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Lab Techniques 101: Introducing Your Students to the Chemistry Lab

Jen Black
Product Manager, Chemistry & Inquiries in Science®

As you welcome your new crop of fresh-faced and eager chemistry students, you may find yourself haunted by the ghosts of chemistry labs past. Banish those memories of broken glassware, burner mishaps, buret accidents, and student bafflement upon hearing “Erlenmeyer flask.” Start your year off right with an overview of basic chemistry lab techniques.

Safety first

Begin with a discussion of safety. Lab safety can be categorized into 3 areas: How Students Look, How Students Act, and How You Prepare. Stress to your students the importance of using personal protective equipment: eye protection, gloves, and aprons or lab coats. Emphasize the need to wear appropriate footwear and long pants and to tie back their long hair.

Make sure students understand that their actions in the lab have serious safety consequences. No eating or drinking and no horseplay are ever allowed.

Finally, your early preparation will ensure a safe year in the lab. Before students arrive, make sure that eyewashes and safety showers are in good working order and that chemicals are in good shape, labeled, and stored properly. Know ahead of time the hazards associated with all the activities you have planned for the year. A more exhaustive list of safety guidelines can be found at Lab Safety Do's and Don'ts.

Glassware basics

Introduce your students early to the different types of laboratory glassware, how and when to use them, and how to care for them. Chemistry glassware is of 2 types: graduated and volumetric. A piece of graduated glassware is used to measure and dispense several different volumes, while a piece of volumetric glassware is used to measure and contain 1 specific volume.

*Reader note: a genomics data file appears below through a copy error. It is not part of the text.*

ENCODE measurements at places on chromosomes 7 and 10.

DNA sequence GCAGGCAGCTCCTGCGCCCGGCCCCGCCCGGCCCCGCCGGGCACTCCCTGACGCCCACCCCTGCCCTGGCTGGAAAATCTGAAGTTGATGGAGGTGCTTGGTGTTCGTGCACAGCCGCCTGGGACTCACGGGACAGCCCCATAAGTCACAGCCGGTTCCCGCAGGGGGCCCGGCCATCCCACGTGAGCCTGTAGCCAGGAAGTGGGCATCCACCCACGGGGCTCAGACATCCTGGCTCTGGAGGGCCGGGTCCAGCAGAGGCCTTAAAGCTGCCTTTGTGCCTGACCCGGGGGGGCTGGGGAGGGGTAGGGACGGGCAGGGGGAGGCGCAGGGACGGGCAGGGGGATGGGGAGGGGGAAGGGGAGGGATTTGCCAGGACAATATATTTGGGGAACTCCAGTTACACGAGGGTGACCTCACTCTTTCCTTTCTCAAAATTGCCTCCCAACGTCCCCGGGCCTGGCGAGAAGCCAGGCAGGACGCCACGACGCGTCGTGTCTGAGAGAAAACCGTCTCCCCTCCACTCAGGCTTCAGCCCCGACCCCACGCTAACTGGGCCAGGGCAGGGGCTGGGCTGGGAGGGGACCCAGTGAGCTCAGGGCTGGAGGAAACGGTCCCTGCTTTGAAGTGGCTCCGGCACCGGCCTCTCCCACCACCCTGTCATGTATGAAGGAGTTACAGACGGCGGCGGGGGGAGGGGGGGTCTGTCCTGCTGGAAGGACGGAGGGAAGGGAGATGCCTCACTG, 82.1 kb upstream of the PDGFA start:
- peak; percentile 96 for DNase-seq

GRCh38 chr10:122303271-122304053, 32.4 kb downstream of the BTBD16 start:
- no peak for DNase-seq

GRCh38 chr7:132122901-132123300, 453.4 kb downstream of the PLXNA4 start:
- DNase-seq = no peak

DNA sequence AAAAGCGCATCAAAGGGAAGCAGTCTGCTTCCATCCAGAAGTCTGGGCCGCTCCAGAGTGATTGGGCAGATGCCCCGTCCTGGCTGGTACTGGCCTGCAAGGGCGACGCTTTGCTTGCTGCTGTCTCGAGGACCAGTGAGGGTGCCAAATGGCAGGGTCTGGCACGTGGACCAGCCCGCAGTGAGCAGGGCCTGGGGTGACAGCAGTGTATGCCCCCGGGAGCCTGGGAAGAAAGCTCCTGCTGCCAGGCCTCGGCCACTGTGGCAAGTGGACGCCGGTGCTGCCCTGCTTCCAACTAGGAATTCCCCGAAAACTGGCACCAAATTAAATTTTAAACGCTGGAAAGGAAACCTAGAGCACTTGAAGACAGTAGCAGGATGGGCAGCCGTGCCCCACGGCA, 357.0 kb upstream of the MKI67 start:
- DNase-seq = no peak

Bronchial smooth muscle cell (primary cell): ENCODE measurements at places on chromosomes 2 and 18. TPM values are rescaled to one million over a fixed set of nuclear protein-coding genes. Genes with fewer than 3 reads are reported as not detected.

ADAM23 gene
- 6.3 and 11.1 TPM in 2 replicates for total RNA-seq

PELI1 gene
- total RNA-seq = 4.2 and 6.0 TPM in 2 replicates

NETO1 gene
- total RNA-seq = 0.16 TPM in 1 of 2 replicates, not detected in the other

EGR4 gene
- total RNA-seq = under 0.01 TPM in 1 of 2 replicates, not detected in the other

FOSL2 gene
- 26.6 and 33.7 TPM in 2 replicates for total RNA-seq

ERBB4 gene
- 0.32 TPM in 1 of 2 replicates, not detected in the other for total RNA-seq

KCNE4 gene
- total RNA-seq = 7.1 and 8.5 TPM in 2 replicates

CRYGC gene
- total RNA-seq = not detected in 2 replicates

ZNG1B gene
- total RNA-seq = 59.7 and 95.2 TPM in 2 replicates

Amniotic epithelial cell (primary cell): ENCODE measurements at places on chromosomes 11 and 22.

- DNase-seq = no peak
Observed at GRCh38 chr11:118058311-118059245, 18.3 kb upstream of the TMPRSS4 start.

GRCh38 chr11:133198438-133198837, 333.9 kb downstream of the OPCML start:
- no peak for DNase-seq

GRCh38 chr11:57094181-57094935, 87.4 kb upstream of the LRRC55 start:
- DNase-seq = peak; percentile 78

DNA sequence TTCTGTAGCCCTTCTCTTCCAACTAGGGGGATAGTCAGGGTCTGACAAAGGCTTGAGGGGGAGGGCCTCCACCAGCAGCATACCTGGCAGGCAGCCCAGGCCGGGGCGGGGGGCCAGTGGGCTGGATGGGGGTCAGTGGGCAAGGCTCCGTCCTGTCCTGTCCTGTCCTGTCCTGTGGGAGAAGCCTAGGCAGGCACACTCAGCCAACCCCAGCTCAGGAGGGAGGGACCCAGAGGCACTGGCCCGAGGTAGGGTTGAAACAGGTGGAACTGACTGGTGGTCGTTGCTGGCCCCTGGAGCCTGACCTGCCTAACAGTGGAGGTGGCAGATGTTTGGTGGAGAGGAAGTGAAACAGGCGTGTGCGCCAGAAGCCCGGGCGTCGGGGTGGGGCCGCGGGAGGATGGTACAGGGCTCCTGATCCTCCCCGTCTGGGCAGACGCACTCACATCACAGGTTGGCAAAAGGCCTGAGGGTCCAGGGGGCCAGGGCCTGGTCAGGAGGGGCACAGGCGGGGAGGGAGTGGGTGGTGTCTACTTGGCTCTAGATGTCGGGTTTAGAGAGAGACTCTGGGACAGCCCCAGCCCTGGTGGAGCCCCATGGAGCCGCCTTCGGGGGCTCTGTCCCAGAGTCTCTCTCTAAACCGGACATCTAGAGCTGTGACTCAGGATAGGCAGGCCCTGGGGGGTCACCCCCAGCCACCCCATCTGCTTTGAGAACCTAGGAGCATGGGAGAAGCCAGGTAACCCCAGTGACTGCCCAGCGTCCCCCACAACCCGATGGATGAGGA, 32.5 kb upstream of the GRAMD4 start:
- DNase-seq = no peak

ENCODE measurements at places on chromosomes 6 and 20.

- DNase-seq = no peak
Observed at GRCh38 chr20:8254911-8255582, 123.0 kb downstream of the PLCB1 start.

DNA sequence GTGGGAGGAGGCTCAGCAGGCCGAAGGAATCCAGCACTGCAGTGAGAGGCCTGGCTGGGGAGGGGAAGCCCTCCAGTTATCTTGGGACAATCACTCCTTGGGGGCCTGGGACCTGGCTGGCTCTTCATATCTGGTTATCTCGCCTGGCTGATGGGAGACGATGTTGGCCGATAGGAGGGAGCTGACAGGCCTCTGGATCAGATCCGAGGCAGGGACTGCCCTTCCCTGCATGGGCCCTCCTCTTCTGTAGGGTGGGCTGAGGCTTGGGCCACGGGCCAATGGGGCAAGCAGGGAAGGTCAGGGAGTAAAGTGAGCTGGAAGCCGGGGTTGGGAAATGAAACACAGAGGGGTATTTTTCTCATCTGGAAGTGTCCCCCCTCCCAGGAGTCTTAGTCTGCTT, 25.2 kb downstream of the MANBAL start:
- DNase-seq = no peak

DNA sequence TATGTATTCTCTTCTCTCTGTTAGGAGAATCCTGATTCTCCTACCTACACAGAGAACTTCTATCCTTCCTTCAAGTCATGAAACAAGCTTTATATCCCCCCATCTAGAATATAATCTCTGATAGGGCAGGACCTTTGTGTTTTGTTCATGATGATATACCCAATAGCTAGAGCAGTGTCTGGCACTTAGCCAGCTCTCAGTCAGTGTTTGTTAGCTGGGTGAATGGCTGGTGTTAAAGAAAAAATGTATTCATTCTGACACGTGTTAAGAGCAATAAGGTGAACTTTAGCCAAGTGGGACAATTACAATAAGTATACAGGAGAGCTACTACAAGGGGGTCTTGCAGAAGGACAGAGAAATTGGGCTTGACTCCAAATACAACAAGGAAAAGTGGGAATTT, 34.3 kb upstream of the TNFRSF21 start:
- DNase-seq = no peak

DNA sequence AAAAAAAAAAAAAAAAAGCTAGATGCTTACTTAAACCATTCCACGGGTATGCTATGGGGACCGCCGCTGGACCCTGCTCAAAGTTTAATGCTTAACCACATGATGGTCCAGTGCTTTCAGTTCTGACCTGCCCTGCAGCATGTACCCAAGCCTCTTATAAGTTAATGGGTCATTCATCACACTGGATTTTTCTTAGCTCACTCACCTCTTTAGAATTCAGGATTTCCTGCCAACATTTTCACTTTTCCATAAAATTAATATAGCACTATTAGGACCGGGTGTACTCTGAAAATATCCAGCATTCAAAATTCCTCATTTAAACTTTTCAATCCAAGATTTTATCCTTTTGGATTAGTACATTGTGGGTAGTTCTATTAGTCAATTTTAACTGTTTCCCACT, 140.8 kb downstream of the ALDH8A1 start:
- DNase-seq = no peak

Point out the differences in precision between different types of graduated glassware. For instance, beakers are marked with approximate volumes, while burets are marked more precisely. Describe or demonstrate glassware basics such as the use of 2 hands when transporting glassware (1 hand around the side and 1 hand underneath), the proper disposal of broken glass, and the careful tightening of clamps around glassware.

Finally, make sure students understand the importance of leaving clean glassware in great shape for the next class. Proper cleaning includes a warm water rinse, followed by a thorough wash with a glassware cleaning solution. Then students should rinse to remove all traces of detergent, finish with a final rinse using distilled water, and place the glassware on a drying rack. Stock your lab with an assortment of brushes to clean the different sizes of glassware.


Introduce students to the laboratory equipment before starting any experiments to prevent injury and streamline future activities. Many chemistry experiments require the addition of heat, and that often means using a burner. Proper lighting of a Bunsen burner includes these simple steps:

  • After verifying that the tubing is in good condition, attach it to the gas supply and the burner.
  • Make sure the air vents on the burner are closed, and turn on the gas.
  • Hold a striker close to the top of the burner, and squeeze the striker to create a spark.
  • Once the gas ignites, adjust the air vents to create a flame. The most efficient flame has a light blue outer cone and a bright blue inner cone. If there is any yellow in the flame, open the air vents to admit more oxygen.

Familiarize students with the basics of the electronic balance:

  • Never place a chemical directly on the balance pan.
  • Learn to zero the balance with a container before measuring the mass of a chemical.
  • Remove any spilled solids on or around the balance with a soft brush.

A hot plate with a magnetic stirrer is a handy piece of equipment. Caution students against dropping the stir bar into a glass container. Demonstrate how to begin stirring at the lowest speed setting before increasing the speed to create a vortex in the liquid.

Lab methods

Teaching proper methodology not only yields more accurate results, but, by instilling confidence in your students, it makes working in the lab safer and more efficient. Here are a few basics to stress:

  • Read the liquid level in glassware at the bottom of the meniscus.
  • Test the odor of a chemical by wafting it toward the face; never directly smell a chemical.
  • Learn to run liquids down a glass stirring rod when transferring them from 1 container to another.
  • Never pipet directly from a reagent bottle; transfer a small amount to a beaker and then pipet from the beaker.
  • It is not necessary to completely fill a buret to the 0-mL mark to begin a titration. Start at a comfortable eye level, note the starting volume, and then begin dispensing.

Have a safe and successful year in the lab!

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